Upton said his field-crop ground gives him flexibility to idle land when water is short.
"There's a certain amount of our ground that's going to be basically fallowed during the summer," he said, adding that many farmers are thinking ahead to impacts of the Sustainable Groundwater Management Act. "SGMA is going to be a tough one because if you can't get surface water, you're going to be idling land."
The Kern County Water Agency, which buys water from the SWP, will be "using every available asset to help meet these shortages," Water Resources Manager Holly Melton said.
"We're very fortunate in Kern that our leaders had the foresight to establish groundwater banking programs and have been able to recharge water in wet conditions to meet future water needs during these dry conditions," Melton said.
In the Sacramento Valley, "most water suppliers are in a pretty good place because we have good surface water storage and good groundwater storage," Northern California Water Association President David Guy said.
On Monday, the Bureau of Reclamation notified Sacramento River settlement and San Joaquin River settlement and exchange contractors that inflow to Lake Shasta is now expected to be greater than 3.2 million acre-feet. That means those contractors should now expect 100% water supplies; in April, the bureau had reduced allocations to 75%, based on inflow projections.
Meanwhile, the federal water temperature plan for Lake Shasta sits stymied before the State Water Resources Control Board, after the board rejected the federal plan, saying the plan needed more data and modeling of cold-water scenarios involving cutbacks. The board gave the Bureau of Reclamation 20 days to provide the modeling data.
Guy said the temperature management plan also is the focus of litigation brought by the state and environmental groups over a new federal biological opinion for delta fish. In addition, the state water board said last week it would curtail water rights permit holders with Term 91 clauses—permits issued after 1965 that are junior to the CVP and SWP.
"It's just crazy to me that people are talking about cutting water supplies to our economy right now, when we're, as a state, scrambling to rebuild our economy," Guy said.
Farm Bureau's Scheuring said the state-federal policy dispute throws unneeded uncertainty into already-complicated delta management questions.
"When we have a tough, dry year like this one, adding state and federal policy infighting into the equation is absolutely a step in the wrong direction," Scheuring said.
Elsewhere in the Central Valley, the Modesto and Turlock irrigation districts, which jointly operate Don Pedro Reservoir on the Tuolumne River, expect to provide full allocations to farmers this season, thanks again to good reservoir conditions.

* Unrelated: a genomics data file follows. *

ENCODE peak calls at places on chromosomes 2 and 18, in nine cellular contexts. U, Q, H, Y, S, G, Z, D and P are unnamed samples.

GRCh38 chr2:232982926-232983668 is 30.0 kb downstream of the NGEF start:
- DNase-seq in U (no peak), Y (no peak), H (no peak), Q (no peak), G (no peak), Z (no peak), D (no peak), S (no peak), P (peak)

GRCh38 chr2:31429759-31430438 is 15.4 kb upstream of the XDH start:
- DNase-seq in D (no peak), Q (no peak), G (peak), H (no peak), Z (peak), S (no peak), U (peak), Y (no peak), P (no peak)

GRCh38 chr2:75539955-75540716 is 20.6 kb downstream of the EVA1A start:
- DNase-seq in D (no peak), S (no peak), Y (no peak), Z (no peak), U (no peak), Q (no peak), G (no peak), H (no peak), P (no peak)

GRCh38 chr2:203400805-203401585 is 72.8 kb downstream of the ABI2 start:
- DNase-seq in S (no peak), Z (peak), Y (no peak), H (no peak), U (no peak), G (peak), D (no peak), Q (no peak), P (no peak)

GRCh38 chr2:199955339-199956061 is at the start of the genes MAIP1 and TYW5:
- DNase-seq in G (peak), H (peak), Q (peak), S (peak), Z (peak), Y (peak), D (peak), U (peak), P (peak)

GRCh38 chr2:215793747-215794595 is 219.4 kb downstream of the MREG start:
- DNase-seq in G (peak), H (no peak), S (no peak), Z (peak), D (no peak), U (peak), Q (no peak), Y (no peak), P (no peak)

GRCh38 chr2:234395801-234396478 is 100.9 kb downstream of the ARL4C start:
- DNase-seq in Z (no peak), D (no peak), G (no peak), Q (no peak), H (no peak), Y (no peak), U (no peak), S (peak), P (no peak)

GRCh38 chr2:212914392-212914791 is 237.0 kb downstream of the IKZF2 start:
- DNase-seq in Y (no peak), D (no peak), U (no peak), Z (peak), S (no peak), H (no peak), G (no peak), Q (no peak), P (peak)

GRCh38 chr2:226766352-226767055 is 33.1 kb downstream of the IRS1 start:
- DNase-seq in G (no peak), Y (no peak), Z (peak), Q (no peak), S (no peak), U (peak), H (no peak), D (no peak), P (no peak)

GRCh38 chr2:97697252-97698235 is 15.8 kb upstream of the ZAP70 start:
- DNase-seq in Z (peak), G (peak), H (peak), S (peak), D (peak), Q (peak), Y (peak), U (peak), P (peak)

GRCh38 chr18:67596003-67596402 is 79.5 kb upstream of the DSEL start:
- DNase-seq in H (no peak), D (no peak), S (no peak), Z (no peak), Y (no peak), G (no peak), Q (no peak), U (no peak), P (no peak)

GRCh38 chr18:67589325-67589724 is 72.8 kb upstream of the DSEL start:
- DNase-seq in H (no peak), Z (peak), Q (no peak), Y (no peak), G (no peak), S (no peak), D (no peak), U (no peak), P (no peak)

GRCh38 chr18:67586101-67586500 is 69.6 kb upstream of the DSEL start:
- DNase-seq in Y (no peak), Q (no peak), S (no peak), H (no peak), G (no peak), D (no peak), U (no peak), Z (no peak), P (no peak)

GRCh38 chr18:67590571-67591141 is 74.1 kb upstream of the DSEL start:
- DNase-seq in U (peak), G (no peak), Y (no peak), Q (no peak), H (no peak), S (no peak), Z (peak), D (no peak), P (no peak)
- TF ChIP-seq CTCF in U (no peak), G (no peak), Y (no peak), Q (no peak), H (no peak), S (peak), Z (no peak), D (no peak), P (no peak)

"There wasn't much snowfall, but the little bits of snow and rain that we've received have been very beneficial," said Nick Blom, a Modesto-area farmer and MID board member. "We've got July to October, plus maybe one more (month), so farmers are looking at five more irrigations, which I think we'll have plenty of water to do that."
In Santa Barbara County, which has faced drought conditions for several years, winegrape grower Kevin Merrill said he's thankful for average rainfall this year.
"We got some rain late in the spring, which caught us up a little bit," said Merrill, who mostly relies on groundwater and serves on local groundwater sustainability agencies. "We are still facing the results of a multi-year drought, so it takes a while to recover."
In general, Scheuring said, "farmers in most places are not getting full entitlements, but they're getting enough to get by—and next year could be a whole different story if we have another dry year."
The variability of annual precipitation, plus expected constraints on groundwater resulting from SGMA, "ultimately underscore the need for additional water storage in California," he said.
"We've got to store and move water to do what we do, to have this marvelous agricultural economy that feeds the state, nation and the world," Scheuring said.
(Christine Souza is an assistant editor of Ag Alert. She may be contacted at firstname.lastname@example.org.)
Permission for use is granted, however, credit must be made to the California Farm Bureau Federation when reprinting this item.